December 02, 2011

Will Durban COP17 effectively bury the Kyoto protocol?

The indications were there right from the Copenhagen COP15 -- many developed countries were intending to abandon the Kyoto Protocol, unless the major developing countries take on significant mitigation responsibilities. Cancun COP16 only strengthened this trend, and in Durban - several developed countries are asking for a "DURBAN MANDATE" to "launch a process for a new global treaty" to address the deepening climate change crisis.

Lead by japan, Australia, even European Union -- developed countries are asking for a “new global and comprehensive legally binding (mitigation) framework” which will legally bind all “major economies”, including China, India, south africa, brazil, Mexico etc. into commitments of mitigation (and may be even climate finance). Japan & EU have demanded the setting up of a new working group to launch this process towards a new treaty !

All these means that the developed country parties are no longer feeling bound by their commitments under the Kyoto Protocol -- the only legally binding agreement in the area of climate change crisis. And the demand for a Durban Mandate to launch a process for a comprehensive treaty means essentially that the 2nd commitment period of the Kyoto protocol will not be there, and some diluted, business friendly hotch-potch will be signed on, leaving the field wide open for unmitigated business profits as usual -- as the driving force, rather than the facts from science/ research & World opinion -- become the enabling environment for business & profit.

The wild dogs always hunt in packs. Similar is the case for the hunting developed countries. First they sucked the resources of the poorer countries hollow, locking them into a viscious cycle of deprivation. Then they dumped huge amounts of atmospheric & oceanic pollutants into the common atmosphere & hydrosphere -- creating the climate crisis . Now they want the poor to mitigate or take care of the problem of climate change, and also negate their international legal commitments . Its just one more year -- since 2012 - when the first commitment period of the KP ends, releasing all the rich polluting countries from doing anything under legal frameworks.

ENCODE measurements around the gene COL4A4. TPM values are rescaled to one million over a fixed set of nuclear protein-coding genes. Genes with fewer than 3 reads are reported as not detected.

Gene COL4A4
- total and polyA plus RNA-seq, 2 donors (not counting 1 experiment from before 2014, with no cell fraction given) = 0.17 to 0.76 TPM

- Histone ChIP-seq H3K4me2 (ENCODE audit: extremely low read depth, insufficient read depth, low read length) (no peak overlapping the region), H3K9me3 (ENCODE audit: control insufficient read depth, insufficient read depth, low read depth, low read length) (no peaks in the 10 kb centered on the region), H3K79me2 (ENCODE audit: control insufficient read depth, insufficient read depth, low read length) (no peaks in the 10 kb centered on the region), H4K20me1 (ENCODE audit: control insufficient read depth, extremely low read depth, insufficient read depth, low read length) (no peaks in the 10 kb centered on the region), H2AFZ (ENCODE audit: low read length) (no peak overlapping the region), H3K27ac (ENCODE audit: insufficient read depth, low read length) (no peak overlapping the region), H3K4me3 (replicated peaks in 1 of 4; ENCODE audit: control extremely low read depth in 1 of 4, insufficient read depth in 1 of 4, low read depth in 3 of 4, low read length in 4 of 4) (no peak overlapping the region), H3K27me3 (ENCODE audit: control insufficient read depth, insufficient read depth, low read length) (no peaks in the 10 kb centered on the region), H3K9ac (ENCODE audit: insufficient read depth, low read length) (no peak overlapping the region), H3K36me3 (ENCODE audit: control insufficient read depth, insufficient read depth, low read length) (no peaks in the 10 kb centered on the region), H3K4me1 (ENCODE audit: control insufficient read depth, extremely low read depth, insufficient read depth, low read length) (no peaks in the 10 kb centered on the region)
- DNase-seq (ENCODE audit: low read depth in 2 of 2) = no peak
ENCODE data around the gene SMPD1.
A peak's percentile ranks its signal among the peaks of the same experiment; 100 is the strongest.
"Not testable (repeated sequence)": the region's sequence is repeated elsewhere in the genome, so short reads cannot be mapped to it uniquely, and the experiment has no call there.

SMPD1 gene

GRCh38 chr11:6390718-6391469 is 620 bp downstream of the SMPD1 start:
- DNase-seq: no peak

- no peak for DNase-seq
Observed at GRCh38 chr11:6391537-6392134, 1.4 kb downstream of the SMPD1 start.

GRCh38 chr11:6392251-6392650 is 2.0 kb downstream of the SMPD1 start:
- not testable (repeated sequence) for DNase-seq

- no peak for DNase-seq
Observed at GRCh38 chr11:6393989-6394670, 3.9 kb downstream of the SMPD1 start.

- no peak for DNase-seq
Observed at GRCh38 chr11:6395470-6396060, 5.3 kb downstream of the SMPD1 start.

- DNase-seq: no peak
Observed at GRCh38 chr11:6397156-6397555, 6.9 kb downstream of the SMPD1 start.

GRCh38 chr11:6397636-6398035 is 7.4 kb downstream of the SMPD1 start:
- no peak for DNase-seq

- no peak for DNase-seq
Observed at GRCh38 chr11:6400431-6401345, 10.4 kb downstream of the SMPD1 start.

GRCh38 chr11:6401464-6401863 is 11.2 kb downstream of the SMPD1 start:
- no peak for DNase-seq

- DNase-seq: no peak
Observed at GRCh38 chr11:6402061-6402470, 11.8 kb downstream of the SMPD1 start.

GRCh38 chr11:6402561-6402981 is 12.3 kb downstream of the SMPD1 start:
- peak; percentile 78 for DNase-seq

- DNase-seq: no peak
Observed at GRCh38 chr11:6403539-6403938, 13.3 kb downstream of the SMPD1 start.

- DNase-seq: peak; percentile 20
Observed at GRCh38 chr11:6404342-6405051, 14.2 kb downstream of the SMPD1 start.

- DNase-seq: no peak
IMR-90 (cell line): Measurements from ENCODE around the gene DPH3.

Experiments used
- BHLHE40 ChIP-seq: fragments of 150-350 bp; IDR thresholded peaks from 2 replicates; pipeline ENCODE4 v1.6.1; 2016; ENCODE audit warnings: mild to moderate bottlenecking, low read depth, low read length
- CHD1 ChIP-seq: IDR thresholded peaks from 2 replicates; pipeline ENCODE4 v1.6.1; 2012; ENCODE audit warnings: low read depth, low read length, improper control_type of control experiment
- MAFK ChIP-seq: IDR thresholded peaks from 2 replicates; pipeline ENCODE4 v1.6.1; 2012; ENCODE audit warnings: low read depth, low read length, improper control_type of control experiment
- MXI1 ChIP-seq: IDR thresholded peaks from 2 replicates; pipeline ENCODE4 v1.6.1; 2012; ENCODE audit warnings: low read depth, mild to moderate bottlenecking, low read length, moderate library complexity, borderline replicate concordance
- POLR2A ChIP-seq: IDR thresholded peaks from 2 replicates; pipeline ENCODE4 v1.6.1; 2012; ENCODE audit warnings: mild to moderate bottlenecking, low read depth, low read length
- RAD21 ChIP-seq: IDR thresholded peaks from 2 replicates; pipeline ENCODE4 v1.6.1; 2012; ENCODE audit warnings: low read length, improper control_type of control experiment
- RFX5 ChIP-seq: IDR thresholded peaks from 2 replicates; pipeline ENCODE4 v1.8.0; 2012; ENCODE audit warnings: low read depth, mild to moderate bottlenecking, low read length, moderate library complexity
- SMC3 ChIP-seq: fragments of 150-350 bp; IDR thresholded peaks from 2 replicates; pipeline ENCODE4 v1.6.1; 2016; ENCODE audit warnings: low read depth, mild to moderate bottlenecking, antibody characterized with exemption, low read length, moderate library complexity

In true hunting dog fashion, the lead dog is identified here as Canada -- who have indicated that they will formally leave the Kyoto Protocol , and it might not be long before the rest of the pack show up to hunt the victims -- here the LDCs, the Small Island states etc. They (AOSIS) in turn have called for a "Durban mandate to secure a legally binding agreement to reflect the outcome of the work of the Ad-hoc Working Group on Long-term Cooperative Action (AWG-LCA)". They are also demanding that the KP continues. Though KP has delivered very little, its still the only legal architecture which recognizes climate change as being created by rich nations and fixes responsibility on them. That is the proverbial straw the poor are trying to hold on to.

Egypt, Saudi arabi, Nigeria etc, opposed the proposal for a new Durban mandate towards a new legal framework, and wanted the existing work under the Bali Action Plan (BAP) through the AWG-LCA to be completed and to deliver its outcome, in an open-ended consultation of Parties & observers. BUT with developing countries under some economic stress, and their opportunistic reluctance to follow on Kyoto Protocol's 2nd commitment period, it is quite likely that the Kyoto Protocol will be given an un-announced burial; in Durban.

So, the world will return to the "Might Is Right" framework in respect of the grave emerging crisis of cliamte change. Not a very good prospect for a world that claims to be civilised.
Soumya Dutta

Beyond Copenhagen Coalition


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